Henry Herbert’s Office Book
"The Chevallers, allowed to Cockpit Company, 1641" (Bawcutt, 209)
Licensed for the King and Queen's Young Company (Beeston's Boys) at the Cockpit in Drury Lane.
Possible Narrative and Dramatic Sources or Analogues
References to the Play
For What It's Worth
J.H. Burn’s surviving transcription of Herbert’s license fails to specify whether the Revels Office allowed “The Chevallers” to be acted before or after May 1641, though this detail is important for any inference about the nature of the lost play.
William Beeston, whose family owned the Cockpit in Drury Lane, had personally offended the king the previous year by brazenly performing an unlicensed play (see the entry for The Challenge). In May 1640, he was arrested and committed for a time to Marshalsea prison (Bawcutt 207-208). The court favourite William Davenant was promptly installed in Beeston’s former office of Governor of the King and Queen’s Young Company. Beeston must have acutely felt the sting of this displacement as Davenant seems to have been his primary rival for theatrical patronage (Freehafer, passim).
Davenant oversaw operations at the Cockpit for the next twelve months, but in May 1641, only days before Parliament executed the Earl of Strafford on the charge of treason, he was compelled to flee London (with Sir John Suckling and others) amid accusations of complicity in the so-called Army Plot, an alleged conspiracy to bring a northern force to London to protect the king. Soon after Davenant’s desertion of the Cockpit, Beeston received warrant to take up his post again as Governor of its actors.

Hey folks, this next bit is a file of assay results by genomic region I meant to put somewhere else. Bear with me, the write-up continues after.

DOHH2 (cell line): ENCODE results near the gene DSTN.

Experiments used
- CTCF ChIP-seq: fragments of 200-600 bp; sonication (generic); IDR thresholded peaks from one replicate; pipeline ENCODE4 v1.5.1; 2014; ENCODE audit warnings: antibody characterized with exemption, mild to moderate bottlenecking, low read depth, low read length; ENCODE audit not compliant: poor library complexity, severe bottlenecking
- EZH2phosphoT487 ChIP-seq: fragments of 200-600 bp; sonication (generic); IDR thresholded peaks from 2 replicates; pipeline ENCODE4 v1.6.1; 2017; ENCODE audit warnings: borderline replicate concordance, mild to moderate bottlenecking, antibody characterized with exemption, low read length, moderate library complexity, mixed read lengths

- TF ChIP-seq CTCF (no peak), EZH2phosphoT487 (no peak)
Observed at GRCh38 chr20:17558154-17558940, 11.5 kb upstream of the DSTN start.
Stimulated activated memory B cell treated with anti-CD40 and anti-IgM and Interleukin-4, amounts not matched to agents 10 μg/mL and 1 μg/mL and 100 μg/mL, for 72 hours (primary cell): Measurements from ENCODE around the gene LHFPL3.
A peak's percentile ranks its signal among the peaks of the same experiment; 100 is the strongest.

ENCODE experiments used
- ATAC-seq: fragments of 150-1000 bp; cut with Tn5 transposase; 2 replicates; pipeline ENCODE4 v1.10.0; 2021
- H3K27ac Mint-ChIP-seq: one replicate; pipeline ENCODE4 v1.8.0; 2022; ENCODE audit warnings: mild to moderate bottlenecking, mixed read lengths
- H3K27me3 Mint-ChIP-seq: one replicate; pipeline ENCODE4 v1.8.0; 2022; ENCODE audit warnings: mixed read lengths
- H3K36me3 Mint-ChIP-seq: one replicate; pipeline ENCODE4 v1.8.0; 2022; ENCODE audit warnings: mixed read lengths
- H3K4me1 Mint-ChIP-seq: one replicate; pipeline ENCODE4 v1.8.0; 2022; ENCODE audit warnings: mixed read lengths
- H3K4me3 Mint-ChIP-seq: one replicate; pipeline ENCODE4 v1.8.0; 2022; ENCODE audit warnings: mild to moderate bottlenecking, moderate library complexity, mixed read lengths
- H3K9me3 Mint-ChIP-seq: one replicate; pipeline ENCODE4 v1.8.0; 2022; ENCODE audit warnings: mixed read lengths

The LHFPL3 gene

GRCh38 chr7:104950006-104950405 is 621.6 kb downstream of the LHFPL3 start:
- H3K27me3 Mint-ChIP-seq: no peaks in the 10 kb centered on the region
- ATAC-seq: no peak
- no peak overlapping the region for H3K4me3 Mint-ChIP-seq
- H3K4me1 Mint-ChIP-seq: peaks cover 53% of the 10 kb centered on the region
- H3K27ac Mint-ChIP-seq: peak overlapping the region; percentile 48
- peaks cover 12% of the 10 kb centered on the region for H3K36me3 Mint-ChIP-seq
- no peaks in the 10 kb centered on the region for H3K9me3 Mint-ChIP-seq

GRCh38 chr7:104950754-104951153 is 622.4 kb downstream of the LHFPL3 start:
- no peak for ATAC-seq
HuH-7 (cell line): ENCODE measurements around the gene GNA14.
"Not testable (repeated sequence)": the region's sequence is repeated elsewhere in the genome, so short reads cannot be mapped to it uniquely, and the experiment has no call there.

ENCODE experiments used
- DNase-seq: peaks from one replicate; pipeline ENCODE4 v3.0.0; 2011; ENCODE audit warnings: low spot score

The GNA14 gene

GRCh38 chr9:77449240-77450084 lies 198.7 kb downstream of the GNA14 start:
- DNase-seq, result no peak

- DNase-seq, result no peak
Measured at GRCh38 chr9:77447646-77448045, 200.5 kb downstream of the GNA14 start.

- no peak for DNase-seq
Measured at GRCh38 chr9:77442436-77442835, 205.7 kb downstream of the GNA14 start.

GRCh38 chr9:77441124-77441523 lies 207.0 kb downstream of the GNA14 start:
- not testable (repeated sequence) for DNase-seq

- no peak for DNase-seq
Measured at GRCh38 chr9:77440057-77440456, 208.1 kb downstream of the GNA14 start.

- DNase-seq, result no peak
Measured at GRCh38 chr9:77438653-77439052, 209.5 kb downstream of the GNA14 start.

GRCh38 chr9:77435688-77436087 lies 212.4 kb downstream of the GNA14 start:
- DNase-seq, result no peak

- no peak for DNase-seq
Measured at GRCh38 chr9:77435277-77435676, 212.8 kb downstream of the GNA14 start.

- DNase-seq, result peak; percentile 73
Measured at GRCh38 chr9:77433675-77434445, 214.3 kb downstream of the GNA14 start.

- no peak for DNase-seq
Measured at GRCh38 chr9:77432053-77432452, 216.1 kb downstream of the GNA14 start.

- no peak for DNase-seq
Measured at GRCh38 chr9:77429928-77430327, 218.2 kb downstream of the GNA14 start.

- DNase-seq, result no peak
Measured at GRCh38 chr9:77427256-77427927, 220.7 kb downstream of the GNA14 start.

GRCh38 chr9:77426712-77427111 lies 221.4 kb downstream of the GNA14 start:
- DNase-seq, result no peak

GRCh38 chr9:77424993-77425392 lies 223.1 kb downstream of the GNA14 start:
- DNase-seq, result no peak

In this context, if “The Chevallers” was commissioned by Davenant between January and May 1641, one might infer, by its title, a play with a decidedly royalist agenda, likely addressing the highly charged Strafford trial which had preoccupied London’s political sphere for months.
On the other hand, if commissioned by Beeston, the nature and tone of the play probably differed. Under Beeston’s management, “The Chevallers” may have represented an earnest attempt at reconciliation with king and court, the source of stable theatrical patronage. It is also possible that the play encoded Beeston's rivalry with his theatrical competitors, Davenant and Suckling, siezing the opportunity to satirize their political troubles, as Beeston had previously done with Richard Brome in their staging of the caricatures Court-Wit and Sir Fernandino in The Court Beggar in early 1640 (Kaufmann, passim).
Site created and maintained by Christopher Matusiak, Ithaca College; updated 11 August 2011.